51. Polunin O, Stainton A (1984) Flowers of the Himalaya. Oxford University Press, OxfordGoogle Scholar
  52. Pyankov VI, Mokronosov AT (1993) General trends in changes of the earth’s vegetation related to global warming. Russian J Plant Physiol 40:515–531Google Scholar
  53. Rikh M (1917) Die den 80° n erreichenden oder überschreitenden Gefässpflanzen. Vierteljahresschr Naturforsch Ges Zürich 62:169–193Google Scholar
  54. Rominger JM, Paulik LA (1983) A floristic inventory of the plant communities of the San Francisco Peaks Research Natural Area. USDA Forest Service, General Technical Report RM-96, Fort CollinsGoogle Scholar
  55. Slatyer RO, Noble IR (1992) Dynamics of montane treehnes. In: Hansen AJ, di Castri F (eds) Landscape boundaries. Springer, Berhn Heidelberg New York, pp 346–359CrossRefGoogle Scholar
  56. Spence JR, Shaw RJ (1981) A checklist of the alpine vascular flora of the Teton Range, Wyoming, with notes on biology and habitat preferences. Great Basin Nat 41:232–242Google Scholar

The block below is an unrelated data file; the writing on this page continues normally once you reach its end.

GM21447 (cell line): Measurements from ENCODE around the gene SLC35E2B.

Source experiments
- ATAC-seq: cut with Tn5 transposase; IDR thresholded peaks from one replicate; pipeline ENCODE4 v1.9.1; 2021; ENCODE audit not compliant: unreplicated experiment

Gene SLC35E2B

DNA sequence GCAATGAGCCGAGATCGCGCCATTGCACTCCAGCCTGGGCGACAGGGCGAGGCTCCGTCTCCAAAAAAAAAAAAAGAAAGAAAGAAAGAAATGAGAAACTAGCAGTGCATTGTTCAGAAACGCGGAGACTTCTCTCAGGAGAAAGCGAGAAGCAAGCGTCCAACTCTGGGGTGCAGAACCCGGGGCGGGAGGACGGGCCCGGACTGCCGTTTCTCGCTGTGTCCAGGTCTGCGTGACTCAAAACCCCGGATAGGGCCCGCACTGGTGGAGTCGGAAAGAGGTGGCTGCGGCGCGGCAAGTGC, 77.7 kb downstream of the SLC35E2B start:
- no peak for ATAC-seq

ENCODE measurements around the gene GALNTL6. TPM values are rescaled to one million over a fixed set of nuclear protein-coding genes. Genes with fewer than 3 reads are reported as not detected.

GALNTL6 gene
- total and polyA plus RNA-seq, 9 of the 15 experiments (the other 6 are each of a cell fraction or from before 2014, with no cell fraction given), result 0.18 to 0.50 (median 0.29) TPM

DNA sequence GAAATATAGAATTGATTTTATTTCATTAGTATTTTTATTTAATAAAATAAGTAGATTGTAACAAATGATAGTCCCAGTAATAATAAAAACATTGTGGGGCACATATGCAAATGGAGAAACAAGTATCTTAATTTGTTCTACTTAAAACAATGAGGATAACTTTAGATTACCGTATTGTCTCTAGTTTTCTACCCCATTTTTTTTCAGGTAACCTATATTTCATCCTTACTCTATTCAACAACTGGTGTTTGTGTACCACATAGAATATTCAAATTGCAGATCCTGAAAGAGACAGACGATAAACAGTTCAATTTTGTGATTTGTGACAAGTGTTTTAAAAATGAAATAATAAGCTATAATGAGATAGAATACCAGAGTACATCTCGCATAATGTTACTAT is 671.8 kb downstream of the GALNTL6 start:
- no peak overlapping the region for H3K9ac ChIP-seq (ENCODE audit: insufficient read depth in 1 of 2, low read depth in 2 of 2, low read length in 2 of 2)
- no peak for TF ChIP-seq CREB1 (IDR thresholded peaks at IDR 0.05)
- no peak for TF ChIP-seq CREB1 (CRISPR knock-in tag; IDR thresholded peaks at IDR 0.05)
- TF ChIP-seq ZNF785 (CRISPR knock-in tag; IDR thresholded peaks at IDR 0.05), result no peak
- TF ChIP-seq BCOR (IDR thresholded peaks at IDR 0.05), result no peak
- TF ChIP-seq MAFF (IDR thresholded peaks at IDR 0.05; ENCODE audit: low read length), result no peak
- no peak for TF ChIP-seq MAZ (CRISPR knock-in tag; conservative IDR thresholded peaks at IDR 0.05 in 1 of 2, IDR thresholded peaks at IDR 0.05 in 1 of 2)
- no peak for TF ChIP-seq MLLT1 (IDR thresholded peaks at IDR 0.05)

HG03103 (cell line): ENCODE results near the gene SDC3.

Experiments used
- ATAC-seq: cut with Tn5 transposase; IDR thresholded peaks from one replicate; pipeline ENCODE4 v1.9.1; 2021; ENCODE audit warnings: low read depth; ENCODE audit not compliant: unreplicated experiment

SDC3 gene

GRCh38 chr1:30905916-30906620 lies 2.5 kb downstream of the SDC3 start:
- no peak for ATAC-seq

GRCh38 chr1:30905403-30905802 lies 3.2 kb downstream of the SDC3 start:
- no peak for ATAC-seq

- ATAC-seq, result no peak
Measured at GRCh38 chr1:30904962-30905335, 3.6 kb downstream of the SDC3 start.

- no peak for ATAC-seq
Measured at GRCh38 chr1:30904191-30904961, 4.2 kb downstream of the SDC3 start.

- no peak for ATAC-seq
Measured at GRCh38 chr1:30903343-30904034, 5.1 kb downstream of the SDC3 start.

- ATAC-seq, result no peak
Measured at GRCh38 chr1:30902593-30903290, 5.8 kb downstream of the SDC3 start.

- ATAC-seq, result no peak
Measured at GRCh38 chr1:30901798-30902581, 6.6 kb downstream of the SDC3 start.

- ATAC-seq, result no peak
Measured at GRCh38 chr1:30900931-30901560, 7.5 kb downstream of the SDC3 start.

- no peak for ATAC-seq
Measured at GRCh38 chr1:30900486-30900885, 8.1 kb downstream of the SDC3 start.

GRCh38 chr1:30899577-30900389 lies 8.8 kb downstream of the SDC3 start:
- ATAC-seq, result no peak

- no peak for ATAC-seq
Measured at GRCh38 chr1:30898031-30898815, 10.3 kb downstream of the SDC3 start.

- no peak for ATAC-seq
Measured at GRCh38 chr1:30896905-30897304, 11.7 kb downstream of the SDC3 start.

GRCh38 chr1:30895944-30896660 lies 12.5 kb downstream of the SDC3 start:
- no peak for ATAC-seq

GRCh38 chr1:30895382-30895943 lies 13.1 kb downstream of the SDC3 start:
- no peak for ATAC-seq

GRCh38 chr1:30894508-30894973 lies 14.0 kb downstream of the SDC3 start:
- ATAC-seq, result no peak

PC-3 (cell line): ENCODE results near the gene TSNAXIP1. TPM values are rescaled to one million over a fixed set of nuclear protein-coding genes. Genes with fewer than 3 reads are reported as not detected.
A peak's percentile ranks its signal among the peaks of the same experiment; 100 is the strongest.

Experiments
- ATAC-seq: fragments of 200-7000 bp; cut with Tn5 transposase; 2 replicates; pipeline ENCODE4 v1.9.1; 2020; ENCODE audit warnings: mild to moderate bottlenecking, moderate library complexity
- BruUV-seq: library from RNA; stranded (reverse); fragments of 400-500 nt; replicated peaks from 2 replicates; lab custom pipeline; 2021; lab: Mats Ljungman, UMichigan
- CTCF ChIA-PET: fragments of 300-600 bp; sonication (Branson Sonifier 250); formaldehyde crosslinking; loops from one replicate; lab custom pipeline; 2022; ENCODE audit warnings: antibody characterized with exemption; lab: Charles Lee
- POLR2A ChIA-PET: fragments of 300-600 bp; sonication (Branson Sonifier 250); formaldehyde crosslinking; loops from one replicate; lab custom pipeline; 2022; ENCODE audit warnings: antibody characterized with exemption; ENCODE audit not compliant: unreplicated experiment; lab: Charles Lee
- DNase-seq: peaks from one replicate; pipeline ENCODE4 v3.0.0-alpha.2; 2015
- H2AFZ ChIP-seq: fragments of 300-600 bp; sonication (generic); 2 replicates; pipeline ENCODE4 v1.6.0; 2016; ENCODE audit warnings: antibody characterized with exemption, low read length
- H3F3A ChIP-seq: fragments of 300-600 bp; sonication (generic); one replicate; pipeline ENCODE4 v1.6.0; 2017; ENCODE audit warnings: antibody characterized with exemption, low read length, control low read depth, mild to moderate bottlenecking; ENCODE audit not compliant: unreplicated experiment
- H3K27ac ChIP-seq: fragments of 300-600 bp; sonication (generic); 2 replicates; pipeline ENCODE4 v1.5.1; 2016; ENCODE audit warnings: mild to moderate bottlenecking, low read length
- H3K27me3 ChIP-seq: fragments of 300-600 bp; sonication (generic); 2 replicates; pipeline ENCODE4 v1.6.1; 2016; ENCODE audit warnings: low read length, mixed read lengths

57. Squeo A, Rada F, Azocar A, Goldstein G (1991) Freezing tolerance and avoidance in high tropical Andean plants: is it equally represented in species with different plant height? Oecologia 86:378–382CrossRefGoogle Scholar
  58. Troll C (1973) The upper timberlines in different climatic zones. Arct Alp Res 5:A3-A18Google Scholar
  59. Vareschi V (1970) Flora de los Paramos de Venezuela. Universidad de los Andes, Merida, VenezuelaGoogle Scholar
  60. Walter H, Breckle SW (1986) (eds) Ökologie der Erde. Band 3: Spezielle Ökologie der gemässigten und arktischen Zonen Euro-Nordasiens. UTB Gustav Fischer, StuttgartGoogle Scholar
  61. Wardle P (1971) An explanation of alpine timberline. NZ J Bot 9:371–402CrossRefGoogle Scholar
  62. Wardle P (1974) Alpine timberlines. In: Ives JD, Barry RG (eds) Arctic and alpine environments. Methuen, London, pp 372–402Google Scholar
  63. Wohlgemuth T (1993) Der Verbreitungsatlas der Farn-und Blütenpflanzen der Schweiz (Welten und Sutter 1982) auf EDV: die Artenzahlen und ihre Abhängigkeit von verschiedenen Faktoren. Bot Helv 103:55–71Google Scholar
  64. Woodward FI (1993) The lowland-to-upland transition-modelling plant responses to environmental change. Ecol Appl 3:404–408CrossRefGoogle Scholar

Copyright information

© Springer-Verlag Berlin Heidelberg 1995

Authors and Affiliations

  • Ch. Körner
    • 1
  1. 1.Institute of BotanyUniversity of BaselBaselSwitzerland

Personalised recommendations